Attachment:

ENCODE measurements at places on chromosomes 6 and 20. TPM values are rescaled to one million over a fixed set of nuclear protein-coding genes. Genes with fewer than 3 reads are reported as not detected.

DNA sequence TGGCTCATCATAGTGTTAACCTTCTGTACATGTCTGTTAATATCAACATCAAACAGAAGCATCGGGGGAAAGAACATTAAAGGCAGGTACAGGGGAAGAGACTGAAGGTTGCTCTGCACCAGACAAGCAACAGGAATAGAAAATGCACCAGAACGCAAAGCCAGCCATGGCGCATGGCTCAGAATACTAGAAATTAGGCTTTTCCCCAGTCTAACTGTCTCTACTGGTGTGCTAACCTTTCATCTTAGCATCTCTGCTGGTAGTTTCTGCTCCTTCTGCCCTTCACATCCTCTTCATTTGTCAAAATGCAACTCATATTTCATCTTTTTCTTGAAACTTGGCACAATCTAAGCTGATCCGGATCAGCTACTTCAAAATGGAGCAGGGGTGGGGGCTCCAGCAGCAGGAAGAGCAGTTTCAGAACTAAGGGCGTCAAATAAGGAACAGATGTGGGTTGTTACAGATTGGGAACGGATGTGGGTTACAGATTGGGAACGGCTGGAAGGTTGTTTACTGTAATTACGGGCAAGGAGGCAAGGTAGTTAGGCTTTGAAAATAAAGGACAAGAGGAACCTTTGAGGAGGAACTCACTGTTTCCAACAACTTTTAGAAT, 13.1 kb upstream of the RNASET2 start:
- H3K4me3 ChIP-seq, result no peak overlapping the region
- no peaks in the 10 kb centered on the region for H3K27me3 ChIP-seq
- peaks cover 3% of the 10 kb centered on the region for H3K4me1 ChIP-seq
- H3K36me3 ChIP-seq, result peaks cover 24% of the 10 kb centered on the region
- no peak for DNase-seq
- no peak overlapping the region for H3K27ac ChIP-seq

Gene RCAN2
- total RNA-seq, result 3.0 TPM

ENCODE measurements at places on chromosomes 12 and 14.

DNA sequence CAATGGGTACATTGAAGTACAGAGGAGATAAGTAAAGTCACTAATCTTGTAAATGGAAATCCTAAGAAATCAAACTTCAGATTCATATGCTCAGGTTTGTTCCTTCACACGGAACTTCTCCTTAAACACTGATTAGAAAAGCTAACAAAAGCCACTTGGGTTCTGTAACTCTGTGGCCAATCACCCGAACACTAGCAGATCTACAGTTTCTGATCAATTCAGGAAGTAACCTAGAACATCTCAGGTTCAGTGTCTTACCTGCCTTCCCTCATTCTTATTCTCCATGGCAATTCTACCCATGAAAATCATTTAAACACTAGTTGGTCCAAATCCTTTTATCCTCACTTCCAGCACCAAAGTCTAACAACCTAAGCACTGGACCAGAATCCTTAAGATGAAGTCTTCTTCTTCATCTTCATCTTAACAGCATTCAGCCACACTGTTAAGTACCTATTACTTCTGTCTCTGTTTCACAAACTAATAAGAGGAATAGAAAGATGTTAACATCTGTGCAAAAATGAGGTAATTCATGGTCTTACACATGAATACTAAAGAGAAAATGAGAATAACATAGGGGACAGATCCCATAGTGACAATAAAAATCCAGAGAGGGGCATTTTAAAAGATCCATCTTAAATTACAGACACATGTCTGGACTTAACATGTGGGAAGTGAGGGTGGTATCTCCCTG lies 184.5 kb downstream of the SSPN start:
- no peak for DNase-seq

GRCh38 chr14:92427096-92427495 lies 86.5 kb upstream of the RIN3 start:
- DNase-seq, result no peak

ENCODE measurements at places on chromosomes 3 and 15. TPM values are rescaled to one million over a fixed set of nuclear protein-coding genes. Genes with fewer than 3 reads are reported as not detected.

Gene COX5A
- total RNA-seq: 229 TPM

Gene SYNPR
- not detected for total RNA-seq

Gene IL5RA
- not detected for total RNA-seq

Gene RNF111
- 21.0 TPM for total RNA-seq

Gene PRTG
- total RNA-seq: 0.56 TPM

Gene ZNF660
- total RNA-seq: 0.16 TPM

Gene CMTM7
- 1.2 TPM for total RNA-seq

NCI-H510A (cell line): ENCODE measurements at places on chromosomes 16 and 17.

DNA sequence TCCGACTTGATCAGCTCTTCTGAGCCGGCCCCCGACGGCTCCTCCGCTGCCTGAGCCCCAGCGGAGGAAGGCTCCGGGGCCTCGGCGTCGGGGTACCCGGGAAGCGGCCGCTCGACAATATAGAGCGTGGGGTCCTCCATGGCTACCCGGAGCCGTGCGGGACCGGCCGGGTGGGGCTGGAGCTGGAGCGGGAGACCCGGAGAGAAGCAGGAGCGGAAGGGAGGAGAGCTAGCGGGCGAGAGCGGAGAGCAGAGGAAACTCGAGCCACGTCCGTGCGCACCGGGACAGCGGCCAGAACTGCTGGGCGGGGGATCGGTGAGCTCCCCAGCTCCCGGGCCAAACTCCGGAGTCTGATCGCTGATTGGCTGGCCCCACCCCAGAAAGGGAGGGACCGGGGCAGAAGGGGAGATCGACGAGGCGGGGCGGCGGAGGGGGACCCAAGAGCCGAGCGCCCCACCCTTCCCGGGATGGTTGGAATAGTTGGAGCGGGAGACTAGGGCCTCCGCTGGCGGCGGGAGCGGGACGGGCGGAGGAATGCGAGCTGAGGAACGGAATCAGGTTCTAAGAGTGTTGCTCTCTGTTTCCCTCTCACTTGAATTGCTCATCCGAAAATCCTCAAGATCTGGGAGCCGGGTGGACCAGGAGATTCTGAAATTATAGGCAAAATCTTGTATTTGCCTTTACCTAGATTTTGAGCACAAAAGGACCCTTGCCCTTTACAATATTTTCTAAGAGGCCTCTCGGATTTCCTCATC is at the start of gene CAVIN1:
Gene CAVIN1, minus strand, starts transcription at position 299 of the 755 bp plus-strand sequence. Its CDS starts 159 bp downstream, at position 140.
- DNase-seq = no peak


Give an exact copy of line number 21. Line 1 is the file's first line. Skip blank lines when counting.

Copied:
Gene IL5RA